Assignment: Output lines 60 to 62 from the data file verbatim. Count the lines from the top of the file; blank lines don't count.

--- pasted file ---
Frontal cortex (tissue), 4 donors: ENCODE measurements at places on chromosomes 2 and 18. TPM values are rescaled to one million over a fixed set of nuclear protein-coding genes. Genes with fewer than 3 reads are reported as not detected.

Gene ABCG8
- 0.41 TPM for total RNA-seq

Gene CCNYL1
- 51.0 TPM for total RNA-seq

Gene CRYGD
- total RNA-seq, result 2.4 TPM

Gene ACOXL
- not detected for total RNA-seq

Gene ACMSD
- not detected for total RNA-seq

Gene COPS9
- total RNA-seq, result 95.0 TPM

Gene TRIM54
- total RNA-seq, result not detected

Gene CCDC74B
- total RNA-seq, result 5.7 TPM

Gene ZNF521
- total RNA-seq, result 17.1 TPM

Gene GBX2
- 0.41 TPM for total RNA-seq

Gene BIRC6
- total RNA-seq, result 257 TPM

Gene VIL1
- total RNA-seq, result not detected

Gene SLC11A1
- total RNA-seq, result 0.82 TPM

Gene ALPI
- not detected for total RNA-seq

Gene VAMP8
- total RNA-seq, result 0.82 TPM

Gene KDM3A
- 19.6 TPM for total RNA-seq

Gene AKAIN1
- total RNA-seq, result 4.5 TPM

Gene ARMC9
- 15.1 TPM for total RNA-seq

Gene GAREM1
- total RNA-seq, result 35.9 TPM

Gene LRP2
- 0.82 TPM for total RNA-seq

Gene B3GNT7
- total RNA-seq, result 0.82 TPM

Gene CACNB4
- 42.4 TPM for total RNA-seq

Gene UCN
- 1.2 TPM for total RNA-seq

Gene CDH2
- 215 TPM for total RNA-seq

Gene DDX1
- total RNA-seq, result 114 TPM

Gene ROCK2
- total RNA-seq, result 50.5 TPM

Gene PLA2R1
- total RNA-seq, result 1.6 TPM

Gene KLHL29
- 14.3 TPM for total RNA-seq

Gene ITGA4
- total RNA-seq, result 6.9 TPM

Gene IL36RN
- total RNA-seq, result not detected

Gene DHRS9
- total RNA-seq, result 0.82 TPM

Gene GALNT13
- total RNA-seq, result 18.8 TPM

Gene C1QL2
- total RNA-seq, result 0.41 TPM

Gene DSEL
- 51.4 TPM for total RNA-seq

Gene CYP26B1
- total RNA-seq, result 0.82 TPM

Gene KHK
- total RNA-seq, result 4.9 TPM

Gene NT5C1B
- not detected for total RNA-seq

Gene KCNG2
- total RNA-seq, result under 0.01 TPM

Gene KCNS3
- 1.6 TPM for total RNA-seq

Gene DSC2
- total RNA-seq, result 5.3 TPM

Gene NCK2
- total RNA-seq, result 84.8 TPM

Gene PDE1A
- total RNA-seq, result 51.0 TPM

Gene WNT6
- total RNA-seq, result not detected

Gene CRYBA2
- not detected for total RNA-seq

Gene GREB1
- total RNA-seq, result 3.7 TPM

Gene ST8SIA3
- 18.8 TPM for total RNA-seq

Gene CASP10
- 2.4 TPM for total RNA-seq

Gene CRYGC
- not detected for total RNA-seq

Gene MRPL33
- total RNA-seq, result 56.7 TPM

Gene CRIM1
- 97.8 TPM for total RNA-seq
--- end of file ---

Gene IL36RN
- total RNA-seq, result not detected

Gene DHRS9